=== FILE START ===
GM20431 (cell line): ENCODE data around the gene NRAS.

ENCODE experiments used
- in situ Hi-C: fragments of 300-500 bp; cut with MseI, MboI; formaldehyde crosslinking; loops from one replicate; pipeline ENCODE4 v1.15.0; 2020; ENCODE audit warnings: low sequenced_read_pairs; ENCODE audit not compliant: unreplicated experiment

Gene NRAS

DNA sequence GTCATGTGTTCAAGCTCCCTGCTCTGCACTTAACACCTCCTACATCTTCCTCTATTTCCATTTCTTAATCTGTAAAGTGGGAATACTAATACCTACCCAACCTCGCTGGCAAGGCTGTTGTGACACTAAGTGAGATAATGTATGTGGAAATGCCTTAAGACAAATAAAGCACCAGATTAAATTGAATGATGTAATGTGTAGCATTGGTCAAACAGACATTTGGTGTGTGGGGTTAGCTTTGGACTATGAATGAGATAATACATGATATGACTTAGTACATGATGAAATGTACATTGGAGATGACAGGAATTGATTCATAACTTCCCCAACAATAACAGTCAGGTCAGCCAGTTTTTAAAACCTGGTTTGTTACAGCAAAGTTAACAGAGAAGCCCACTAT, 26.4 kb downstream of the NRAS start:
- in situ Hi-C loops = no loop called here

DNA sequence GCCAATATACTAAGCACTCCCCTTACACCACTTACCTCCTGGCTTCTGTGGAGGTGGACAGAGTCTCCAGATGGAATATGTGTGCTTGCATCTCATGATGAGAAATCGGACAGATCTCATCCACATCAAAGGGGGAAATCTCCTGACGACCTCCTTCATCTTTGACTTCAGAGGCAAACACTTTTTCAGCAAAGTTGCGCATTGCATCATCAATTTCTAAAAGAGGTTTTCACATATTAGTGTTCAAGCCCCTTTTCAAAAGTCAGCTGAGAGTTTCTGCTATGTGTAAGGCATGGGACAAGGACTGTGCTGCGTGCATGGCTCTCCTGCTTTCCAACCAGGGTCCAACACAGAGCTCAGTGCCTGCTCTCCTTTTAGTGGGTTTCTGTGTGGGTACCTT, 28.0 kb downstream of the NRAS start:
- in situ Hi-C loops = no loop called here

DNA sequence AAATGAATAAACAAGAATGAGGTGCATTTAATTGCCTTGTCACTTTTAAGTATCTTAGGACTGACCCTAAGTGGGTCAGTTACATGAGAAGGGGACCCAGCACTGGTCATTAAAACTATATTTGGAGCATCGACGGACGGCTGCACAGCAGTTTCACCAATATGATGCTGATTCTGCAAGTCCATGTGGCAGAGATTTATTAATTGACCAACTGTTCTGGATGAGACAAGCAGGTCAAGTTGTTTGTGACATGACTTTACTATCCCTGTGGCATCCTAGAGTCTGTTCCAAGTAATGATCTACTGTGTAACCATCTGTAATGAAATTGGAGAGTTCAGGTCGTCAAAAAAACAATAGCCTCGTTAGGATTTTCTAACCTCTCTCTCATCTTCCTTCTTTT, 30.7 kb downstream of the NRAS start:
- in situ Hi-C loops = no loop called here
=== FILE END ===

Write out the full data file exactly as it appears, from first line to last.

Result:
GM20431 (cell line): ENCODE data around the gene NRAS.

ENCODE experiments used
- in situ Hi-C: fragments of 300-500 bp; cut with MseI, MboI; formaldehyde crosslinking; loops from one replicate; pipeline ENCODE4 v1.15.0; 2020; ENCODE audit warnings: low sequenced_read_pairs; ENCODE audit not compliant: unreplicated experiment

Gene NRAS

DNA sequence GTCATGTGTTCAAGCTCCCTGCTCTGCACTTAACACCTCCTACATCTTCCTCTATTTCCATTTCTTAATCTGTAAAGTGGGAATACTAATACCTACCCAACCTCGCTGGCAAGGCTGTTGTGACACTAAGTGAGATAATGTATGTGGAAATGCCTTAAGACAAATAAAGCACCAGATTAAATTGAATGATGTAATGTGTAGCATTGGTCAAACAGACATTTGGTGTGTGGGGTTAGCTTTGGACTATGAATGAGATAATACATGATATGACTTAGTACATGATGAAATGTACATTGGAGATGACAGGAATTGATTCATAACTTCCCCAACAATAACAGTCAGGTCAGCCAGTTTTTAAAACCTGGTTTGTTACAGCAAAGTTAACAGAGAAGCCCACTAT, 26.4 kb downstream of the NRAS start:
- in situ Hi-C loops = no loop called here

DNA sequence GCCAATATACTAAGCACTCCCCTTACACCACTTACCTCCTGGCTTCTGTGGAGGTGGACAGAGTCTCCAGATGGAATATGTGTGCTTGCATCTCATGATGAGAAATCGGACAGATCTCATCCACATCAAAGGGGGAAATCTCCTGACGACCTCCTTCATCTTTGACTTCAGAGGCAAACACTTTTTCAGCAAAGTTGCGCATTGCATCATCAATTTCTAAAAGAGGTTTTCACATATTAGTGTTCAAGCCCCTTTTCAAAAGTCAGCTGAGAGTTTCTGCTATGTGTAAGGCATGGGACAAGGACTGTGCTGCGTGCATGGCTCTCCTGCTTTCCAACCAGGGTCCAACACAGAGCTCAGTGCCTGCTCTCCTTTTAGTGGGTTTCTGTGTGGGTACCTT, 28.0 kb downstream of the NRAS start:
- in situ Hi-C loops = no loop called here

DNA sequence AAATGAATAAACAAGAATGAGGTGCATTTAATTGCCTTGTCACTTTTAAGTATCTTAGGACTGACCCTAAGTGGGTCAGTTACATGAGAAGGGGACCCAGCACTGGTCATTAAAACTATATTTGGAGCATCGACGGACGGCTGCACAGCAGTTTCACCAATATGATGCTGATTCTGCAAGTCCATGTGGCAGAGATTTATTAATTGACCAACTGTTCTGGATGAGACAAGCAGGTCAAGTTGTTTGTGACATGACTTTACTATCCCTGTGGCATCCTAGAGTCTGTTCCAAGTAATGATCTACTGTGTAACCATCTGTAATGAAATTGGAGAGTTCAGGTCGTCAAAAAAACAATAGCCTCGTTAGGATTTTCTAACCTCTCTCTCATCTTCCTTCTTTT, 30.7 kb downstream of the NRAS start:
- in situ Hi-C loops = no loop called here